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Guard's Domestic COVID-19 Response is Largest Since Hurricane Katrina

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With almost 47,000 National Guard soldiers and airmen activated to fight COVID-19, this pandemic marks the Guard's largest domestic response since Hurricane Katrina.

While more than 51,000 guardsmen responded to the devastation caused by Katrina along the Gulf Coast in 2005, today's guardsmen are answering the call to fight a pandemic that has spread nationwide and beyond.

"In every single state across our nation, we have guardsmen … who are working together with first responders and all of the organizations and agencies to help shepherd us through to the other side of this pandemic," said Air Force Gen. Joseph L. Lengyel, the chief of the National Guard Bureau.

Soldiers getting their temperature taken.
Temp Check
Florida National Guard soldiers get their temperature taken before entering the Miami Beach Convention Center alternate care facility. The 50th RSG was one of the first units to be mobilized in support of the COVID-19 response in South Florida.
Photo By: Army Sgt. Leia Tascarini
VIRIN: 200416-A-UN364-559C

As the Guard begins its third month responding to the pandemic, efforts are focused mainly on COVID-19 testing sites and the distribution of medical supplies and food.

In April, guardsmen packaged, served or delivered more than 44 million meals to those in need while also transporting more than 34,000 tons of bulk food to support food banks and other community-based programs.

"I have been unloading pallets, stocking food, packing boxes and bags, loading supplies into waiting cars and assisting with cleanup," said Air Force Staff Sgt. David Stefaniak, a boom operator with the Washington Air National Guard's 116th Air Refueling Wing. "It's very fulfilling to get to directly serve Washingtonians [who] are in need."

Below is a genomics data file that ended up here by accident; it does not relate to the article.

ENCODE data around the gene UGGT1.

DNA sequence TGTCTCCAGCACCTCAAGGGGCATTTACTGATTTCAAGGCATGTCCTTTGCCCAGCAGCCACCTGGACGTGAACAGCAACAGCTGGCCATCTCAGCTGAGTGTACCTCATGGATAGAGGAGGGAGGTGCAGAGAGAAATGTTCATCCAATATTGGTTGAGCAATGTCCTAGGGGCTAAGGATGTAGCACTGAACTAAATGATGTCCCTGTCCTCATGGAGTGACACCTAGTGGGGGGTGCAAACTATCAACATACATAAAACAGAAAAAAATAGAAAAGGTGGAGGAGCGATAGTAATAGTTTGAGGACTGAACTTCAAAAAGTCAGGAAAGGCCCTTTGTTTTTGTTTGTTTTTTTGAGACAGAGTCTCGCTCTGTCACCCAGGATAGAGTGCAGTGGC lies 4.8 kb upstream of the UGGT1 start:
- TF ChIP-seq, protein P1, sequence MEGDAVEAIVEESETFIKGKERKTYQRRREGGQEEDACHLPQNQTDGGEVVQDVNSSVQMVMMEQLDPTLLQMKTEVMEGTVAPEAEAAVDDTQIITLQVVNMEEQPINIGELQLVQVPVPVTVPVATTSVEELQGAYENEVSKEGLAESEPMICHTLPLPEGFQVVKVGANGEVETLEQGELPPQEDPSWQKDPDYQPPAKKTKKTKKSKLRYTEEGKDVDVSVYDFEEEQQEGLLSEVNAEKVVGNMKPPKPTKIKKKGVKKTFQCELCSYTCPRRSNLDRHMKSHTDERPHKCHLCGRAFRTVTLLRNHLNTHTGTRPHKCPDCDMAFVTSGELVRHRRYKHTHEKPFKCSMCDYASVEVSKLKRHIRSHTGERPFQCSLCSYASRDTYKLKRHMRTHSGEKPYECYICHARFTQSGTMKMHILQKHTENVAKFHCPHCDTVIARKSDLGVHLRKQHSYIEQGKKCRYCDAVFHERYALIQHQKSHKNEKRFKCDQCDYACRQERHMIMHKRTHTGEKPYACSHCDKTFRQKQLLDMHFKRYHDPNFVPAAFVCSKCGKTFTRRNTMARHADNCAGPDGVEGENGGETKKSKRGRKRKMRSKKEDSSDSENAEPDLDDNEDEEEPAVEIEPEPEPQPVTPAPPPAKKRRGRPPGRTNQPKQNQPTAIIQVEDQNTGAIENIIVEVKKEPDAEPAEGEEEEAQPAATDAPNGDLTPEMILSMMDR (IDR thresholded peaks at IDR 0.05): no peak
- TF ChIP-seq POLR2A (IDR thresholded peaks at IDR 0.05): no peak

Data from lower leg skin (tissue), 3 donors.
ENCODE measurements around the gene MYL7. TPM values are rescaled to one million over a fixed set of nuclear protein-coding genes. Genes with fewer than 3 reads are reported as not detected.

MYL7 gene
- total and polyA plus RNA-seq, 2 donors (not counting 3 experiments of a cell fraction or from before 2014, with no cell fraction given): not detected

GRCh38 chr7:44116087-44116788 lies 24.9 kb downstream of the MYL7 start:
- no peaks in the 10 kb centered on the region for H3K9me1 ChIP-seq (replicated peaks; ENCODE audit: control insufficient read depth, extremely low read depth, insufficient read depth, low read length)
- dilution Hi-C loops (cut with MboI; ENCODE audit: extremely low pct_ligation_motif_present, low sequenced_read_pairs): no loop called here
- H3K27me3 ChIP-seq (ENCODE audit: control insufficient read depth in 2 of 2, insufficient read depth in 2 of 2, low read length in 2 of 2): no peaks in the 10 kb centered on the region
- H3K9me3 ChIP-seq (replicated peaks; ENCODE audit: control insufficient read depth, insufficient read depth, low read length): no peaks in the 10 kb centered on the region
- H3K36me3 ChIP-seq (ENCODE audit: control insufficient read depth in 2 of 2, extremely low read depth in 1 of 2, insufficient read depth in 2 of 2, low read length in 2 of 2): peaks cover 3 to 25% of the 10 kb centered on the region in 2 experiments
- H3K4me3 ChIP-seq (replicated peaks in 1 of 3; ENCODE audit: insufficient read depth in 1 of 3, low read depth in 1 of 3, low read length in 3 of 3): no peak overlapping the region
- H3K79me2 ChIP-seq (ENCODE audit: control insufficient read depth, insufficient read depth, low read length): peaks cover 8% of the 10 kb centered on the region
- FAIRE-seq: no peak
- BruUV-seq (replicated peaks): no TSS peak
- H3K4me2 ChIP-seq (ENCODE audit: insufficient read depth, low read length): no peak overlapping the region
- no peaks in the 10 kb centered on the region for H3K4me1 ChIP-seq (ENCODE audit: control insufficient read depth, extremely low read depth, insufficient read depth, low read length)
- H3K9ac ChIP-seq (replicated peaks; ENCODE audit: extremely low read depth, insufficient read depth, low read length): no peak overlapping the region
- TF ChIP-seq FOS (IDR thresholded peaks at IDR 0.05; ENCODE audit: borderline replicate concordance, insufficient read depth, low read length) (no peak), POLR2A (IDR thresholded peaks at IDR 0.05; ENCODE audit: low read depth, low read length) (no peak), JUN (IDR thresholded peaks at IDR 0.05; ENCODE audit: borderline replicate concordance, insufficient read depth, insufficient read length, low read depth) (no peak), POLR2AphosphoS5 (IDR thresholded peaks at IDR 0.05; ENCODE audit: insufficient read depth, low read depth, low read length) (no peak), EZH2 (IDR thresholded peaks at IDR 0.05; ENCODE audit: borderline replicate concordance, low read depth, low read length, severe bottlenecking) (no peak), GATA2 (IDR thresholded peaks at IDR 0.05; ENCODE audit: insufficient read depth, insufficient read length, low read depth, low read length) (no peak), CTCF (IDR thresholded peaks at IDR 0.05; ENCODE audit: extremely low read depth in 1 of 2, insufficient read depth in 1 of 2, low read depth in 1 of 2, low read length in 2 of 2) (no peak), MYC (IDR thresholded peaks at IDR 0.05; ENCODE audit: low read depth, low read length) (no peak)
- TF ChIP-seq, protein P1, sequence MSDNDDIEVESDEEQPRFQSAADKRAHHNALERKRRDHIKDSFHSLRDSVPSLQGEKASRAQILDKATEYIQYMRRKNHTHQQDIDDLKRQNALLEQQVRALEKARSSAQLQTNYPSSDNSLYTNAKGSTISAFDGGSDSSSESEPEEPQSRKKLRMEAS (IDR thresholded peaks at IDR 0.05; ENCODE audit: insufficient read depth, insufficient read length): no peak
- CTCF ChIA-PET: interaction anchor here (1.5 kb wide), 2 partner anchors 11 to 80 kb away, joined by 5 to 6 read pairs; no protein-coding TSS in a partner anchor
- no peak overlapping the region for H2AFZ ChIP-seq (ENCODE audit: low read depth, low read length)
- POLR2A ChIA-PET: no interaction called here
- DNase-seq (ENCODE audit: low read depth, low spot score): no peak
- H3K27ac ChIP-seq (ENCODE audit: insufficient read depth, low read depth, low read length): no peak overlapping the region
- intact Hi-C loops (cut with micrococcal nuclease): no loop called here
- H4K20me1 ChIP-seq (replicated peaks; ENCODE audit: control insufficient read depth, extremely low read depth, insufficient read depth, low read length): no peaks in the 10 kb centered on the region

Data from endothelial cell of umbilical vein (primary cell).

Additionally, guardsmen have supported 1,600 screening sites nationwide that have tested more than 750,000 people.

National Guardsmen distributing food.
Million Meals
New York Army National Guardsmen provide support to the New York City food distribution site in the Bronx, April 18, 2020. The Guardsmen are part of a citywide effort to support food distribution to those in need, providing more than 1 million meals across New York City.
Photo By: Brad Harrelson, New York Army National Guard
VIRIN: 200418-Z-A3538-0420

"As medics, we handle certain challenges that others may not experience," said Army Sgt. Valerie Hodges, a combat medic with a Florida Army National Guard medical readiness detachment. "Everyone chose the medical profession for personal reasons, and due to that choice, we are here today helping the citizens of South Florida."

Meanwhile, the West Virginia Army National Guard set up one of the first Defense Department-approved mobile testing labs.

"Once we arrive on-site, there's about a 60-minute setup period in which we calibrate the machine," said Army 1st Lt. Samantha Fabian, the commander of the West Virginia Army Guard's 1201st Forward Support Company. "Once we complete calibration, then our lab is certified and ready for operation."

Since April, guardsmen across the nation have been distributing critical personal protective equipment items to those in need.

Texas Air National Guard airmen helping at a food bank.
Food Distribution
Texas Air National Guard members join forces with the Tarrant Area Food Bank and Cowtown Marathon to provide food to the communities in the Fort Worth, Texas, area April 24, 2020.